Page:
Theatre review: The Theory of Everything – what happens in Vegas doesn’t always stay

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It’s probably a good thing that the characters in The Theory of Everything already live in Vegas as there becomes no need for them to adhere to the tenet that what happens there stays there.

And there is a lot happening in Thai-American Prince Gomolvilas’ play, well beyond the search for extraterrestrials that frames the piece.  While ethnic identity is the main theme here, much like the scientific theory, Gomolvilas crams so many other issues into his two hour play that it seems at times to be as unwieldy as the alien-holding cosmos itself.

Gathering atop the roof of a Vegas wedding chapel, as they have done every weekend for the last three years, a group of Asian Americans meet to search for the existence of aliens (“and not the illegal kind” reminds one of the characters early on).  As they gaze upwards above the tacky Vegas skyline, their gaze also turns introspectively and the seven, across three generations, reveal some of their deepest desires and deepest secrets.

Most of what is revealed is accomplished through the everyday interactions of its characters as they come and go atop the chapel roof, but Gomolvilas goes a step further providing each of his characters with their own expository monologue.  Designed to provide additional insight into the personal cross-roads that each of his character finds themselves in, it also had a tendency to interrupt.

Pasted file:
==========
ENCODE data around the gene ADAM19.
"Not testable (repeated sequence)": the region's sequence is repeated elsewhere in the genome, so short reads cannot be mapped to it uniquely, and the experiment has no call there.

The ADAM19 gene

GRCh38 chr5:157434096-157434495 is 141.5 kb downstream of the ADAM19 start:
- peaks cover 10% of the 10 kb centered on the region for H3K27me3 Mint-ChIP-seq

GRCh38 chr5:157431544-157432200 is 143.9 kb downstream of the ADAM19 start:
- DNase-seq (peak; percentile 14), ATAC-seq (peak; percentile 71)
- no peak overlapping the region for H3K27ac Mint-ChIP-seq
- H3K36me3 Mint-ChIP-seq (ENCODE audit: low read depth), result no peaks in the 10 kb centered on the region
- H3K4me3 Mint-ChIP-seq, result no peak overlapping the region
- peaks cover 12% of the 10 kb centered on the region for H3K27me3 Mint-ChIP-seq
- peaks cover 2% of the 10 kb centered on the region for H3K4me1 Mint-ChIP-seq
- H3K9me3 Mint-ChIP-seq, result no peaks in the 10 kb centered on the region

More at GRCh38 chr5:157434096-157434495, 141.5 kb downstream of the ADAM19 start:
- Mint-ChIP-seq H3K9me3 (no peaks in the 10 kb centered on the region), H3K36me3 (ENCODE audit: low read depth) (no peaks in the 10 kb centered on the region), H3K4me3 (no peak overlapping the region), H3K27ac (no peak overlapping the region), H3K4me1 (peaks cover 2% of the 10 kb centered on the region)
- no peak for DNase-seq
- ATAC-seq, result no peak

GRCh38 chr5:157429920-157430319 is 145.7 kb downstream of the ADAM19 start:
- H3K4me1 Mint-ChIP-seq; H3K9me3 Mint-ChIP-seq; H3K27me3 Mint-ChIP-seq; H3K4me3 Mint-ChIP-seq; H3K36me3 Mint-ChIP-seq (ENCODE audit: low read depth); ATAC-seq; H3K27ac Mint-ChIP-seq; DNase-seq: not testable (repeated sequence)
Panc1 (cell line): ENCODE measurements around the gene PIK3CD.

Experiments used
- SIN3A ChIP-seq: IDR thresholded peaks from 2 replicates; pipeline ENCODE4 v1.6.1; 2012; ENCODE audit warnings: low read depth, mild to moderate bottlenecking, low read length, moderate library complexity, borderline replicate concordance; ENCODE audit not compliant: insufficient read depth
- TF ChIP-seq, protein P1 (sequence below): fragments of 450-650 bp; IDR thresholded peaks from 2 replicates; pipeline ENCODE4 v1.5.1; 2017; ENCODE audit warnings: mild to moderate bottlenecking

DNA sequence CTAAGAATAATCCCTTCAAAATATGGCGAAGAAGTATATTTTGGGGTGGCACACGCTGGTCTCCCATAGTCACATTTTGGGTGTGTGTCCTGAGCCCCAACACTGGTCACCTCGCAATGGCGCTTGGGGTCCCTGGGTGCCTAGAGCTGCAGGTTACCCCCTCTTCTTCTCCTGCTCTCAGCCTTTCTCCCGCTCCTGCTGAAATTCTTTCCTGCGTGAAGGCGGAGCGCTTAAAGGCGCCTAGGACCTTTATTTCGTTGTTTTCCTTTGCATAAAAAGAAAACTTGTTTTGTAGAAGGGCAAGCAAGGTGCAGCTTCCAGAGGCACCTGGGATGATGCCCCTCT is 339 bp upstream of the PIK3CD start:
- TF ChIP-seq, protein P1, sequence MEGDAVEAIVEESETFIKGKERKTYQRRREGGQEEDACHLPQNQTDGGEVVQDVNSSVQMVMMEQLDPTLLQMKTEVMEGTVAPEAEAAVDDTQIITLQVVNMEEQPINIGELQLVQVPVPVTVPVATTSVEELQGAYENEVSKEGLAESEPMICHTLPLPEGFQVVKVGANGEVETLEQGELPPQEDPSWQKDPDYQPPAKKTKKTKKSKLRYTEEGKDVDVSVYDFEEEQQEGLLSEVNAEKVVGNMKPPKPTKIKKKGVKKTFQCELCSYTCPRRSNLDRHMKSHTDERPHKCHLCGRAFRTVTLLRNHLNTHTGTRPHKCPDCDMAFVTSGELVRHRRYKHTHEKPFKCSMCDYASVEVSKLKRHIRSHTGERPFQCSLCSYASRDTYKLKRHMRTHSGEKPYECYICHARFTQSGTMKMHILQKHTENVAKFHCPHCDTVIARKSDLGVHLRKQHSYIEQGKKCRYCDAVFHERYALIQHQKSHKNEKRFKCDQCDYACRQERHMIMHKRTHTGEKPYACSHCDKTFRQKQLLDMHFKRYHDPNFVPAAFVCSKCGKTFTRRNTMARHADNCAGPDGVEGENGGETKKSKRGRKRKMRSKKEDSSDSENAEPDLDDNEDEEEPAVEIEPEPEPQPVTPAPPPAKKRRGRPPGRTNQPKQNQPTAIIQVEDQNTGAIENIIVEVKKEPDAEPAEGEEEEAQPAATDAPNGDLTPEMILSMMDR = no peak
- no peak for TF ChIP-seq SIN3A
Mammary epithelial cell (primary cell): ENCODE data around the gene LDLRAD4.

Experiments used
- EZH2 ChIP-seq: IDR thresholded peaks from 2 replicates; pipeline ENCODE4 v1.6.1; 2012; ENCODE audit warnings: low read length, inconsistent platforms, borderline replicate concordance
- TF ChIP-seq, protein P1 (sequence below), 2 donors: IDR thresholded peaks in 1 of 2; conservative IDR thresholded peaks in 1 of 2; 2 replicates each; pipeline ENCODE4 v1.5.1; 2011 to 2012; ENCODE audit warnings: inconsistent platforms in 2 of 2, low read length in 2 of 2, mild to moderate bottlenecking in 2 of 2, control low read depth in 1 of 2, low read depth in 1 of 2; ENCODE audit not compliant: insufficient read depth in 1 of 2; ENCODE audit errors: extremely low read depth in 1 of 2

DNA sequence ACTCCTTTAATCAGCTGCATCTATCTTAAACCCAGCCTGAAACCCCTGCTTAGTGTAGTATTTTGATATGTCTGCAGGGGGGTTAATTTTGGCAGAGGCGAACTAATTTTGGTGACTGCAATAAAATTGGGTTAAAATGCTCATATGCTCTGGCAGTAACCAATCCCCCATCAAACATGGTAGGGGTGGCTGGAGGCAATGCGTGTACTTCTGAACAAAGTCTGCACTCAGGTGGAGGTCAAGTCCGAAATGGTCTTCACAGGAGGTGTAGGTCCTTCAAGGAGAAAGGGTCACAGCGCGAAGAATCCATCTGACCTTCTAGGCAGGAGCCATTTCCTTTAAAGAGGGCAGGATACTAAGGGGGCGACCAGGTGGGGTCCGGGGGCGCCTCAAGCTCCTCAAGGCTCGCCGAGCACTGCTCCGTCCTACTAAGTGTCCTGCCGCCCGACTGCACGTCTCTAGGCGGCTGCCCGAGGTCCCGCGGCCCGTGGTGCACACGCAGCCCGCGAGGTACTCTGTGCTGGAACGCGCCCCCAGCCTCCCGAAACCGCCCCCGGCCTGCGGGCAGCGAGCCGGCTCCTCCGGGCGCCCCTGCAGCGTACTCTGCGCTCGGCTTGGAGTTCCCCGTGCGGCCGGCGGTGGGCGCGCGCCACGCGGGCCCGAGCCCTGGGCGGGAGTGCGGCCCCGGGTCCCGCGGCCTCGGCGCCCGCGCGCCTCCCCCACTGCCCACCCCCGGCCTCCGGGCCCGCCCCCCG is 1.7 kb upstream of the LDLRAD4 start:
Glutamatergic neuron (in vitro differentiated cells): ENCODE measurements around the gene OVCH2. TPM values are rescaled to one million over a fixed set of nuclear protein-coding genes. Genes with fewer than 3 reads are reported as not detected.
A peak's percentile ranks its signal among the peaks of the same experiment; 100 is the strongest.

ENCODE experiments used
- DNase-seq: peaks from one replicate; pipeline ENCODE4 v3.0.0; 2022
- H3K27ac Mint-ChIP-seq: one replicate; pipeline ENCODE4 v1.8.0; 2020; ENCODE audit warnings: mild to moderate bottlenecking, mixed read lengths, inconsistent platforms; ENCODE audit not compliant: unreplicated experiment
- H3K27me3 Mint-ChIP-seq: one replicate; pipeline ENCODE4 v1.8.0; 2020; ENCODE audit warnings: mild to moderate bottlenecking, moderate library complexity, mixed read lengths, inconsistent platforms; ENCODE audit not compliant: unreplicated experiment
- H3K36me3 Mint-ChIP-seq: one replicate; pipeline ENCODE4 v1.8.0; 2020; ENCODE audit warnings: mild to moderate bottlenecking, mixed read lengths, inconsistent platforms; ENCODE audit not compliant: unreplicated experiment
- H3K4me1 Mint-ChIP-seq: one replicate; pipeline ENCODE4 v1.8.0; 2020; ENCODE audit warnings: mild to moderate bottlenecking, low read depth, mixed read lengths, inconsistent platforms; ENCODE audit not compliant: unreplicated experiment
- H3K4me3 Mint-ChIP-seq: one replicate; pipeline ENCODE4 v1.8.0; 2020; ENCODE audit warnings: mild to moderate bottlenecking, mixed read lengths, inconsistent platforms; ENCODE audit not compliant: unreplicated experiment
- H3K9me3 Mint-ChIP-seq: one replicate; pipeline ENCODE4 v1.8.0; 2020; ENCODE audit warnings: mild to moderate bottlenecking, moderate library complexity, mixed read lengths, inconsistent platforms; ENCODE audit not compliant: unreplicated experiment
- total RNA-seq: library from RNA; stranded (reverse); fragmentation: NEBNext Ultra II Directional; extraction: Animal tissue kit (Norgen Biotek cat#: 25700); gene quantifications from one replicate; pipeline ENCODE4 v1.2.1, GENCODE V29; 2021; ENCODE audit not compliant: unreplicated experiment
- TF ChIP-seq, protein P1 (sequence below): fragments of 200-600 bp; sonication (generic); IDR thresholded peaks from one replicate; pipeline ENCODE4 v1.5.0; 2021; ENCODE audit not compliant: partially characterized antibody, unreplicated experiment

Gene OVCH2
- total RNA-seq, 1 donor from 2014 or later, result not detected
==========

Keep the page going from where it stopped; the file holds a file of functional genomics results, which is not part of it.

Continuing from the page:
Members of the cast of the Vancouver Asian Canadian Theatre production of The Theory of Everything.
Members of the cast of the Vancouver Asian Canadian Theatre production of The Theory of Everything.

Highlights include BC Lee as Hiro, the co-owner of the chapel, who yearns to win the lotto and return to Japan.  Lee drolly shuffles on-and-off in his slippers, initially splattering small bon mots of wisdom on the roof like a pigeon, but soon reveals a much deeper realization about his life.  Lee is well matched with Aurora Chan as wife Patty, who brings one of the most natural performances of the night as the group’s optimist who soon realizes that optimism only gets you so much.

Among the younger players, Alvin Tran and Isaac Kwok easily attack Gomolvilas’ exploration of their place in society as Asian-Americans.  Caught between the two cultures, the duo’s search for identity is both funny and surprisingly insightful.  Tran’s big reveal in act one is one of the best scenes of the night.

Staged in the round as if the audience were the aliens hovering in mid-air along the edges of the rooftop, director Alfred Liu makes good use of the black box Roundhouse theatre.  At times the staging meant a few of the conversations were lost, but that could have been mitigated by moving the seats right to the acting space’s edge.

Despite a few good performances, Gomolvilas is so ambitious that he allows for few emotional connections to be made and in the end The Theory of Everything becomes a show about everything and nothing.

3 Out of 5 StarsThe Theory of Everything

By Prince Gomolvilas.  Directed by Alfred Gordon Liu.  A Vancouver Asian Canadian Theatre production.  On stage at the Roundhouse Community Centre through January 12, 2013.  Visit for tickets and information.

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